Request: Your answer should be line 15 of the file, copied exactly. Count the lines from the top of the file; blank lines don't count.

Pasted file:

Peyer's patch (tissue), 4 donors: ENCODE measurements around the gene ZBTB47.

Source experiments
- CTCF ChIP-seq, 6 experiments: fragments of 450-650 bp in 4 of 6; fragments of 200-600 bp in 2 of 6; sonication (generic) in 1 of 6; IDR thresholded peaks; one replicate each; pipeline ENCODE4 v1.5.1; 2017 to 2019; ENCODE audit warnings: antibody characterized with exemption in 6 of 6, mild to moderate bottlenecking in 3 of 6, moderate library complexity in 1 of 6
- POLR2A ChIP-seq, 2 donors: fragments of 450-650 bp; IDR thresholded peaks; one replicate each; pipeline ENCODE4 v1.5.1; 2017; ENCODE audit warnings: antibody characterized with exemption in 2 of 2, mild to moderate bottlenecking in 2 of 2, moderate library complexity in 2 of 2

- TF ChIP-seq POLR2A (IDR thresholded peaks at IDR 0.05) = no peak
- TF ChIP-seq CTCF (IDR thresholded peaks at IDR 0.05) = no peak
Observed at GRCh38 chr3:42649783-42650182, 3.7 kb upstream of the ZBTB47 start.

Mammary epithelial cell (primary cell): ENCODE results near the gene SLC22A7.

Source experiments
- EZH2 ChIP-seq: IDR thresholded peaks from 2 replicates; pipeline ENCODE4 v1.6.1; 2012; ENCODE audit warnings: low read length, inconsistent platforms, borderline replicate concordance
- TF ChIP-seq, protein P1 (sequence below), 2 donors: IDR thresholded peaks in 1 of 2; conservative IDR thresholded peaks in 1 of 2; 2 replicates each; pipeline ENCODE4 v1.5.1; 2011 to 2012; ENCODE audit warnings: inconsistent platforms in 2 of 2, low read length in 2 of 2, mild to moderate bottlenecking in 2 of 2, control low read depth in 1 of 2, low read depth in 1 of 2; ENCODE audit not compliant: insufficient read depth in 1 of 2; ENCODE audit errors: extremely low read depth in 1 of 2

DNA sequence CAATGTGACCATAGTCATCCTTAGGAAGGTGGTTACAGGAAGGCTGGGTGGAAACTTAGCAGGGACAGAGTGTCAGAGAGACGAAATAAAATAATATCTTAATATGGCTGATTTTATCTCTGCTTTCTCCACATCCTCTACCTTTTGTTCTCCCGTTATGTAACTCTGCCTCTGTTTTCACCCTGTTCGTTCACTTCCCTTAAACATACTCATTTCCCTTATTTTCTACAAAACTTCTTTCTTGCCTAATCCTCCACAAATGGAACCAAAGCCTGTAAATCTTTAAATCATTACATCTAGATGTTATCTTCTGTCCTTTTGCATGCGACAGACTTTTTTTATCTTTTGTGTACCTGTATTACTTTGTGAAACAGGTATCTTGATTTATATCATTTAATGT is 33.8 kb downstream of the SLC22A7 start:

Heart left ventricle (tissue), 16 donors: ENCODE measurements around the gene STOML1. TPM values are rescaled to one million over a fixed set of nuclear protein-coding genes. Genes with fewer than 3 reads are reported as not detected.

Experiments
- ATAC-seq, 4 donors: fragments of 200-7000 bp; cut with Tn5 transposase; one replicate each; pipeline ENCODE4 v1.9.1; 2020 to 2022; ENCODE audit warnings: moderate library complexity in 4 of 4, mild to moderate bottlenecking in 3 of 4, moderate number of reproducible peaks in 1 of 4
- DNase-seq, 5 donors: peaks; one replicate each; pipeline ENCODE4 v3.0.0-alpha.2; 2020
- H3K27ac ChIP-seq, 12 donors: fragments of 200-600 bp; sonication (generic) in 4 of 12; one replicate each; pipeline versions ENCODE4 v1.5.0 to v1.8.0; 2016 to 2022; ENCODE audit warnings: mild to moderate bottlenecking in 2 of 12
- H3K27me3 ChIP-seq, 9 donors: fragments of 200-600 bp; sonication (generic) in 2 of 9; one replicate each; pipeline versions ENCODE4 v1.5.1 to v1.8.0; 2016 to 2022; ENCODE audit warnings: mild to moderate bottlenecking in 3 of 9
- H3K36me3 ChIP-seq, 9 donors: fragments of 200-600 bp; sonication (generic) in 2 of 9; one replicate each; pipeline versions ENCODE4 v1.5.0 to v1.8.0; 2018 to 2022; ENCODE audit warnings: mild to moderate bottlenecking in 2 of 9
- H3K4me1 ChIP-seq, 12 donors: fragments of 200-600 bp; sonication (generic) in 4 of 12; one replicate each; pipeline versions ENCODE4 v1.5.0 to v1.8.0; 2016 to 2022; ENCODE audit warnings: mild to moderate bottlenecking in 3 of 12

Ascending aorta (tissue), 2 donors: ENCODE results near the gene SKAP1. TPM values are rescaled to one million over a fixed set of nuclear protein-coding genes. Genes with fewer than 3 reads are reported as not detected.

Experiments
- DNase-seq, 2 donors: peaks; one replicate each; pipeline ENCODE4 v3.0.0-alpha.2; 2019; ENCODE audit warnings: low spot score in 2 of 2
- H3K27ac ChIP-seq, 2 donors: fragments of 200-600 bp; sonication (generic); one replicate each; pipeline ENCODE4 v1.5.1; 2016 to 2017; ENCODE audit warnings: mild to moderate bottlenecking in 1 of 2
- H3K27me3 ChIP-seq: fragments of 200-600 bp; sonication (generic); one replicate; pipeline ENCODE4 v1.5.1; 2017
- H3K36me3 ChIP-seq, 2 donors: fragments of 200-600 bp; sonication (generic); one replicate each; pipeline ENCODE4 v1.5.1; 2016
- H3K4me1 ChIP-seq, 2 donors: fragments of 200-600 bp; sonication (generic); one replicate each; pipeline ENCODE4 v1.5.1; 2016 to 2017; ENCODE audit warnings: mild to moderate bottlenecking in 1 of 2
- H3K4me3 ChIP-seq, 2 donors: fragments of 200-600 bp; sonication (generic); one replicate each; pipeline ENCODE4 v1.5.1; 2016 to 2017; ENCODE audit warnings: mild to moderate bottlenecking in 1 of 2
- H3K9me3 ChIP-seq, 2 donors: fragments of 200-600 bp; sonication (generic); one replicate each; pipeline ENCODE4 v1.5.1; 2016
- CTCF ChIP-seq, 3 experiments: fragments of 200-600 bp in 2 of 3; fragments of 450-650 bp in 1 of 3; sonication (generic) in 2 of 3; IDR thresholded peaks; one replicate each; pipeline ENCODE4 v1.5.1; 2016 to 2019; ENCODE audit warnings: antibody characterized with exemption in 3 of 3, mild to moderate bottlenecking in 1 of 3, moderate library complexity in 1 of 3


- ATAC-seq, 4 donors: fragments of 200-7000 bp; cut with Tn5 transposase; one replicate each; pipeline ENCODE4 v1.9.1; 2020 to 2022; ENCODE audit warnings: moderate library complexity in 4 of 4, mild to moderate bottlenecking in 3 of 4, moderate number of reproducible peaks in 1 of 4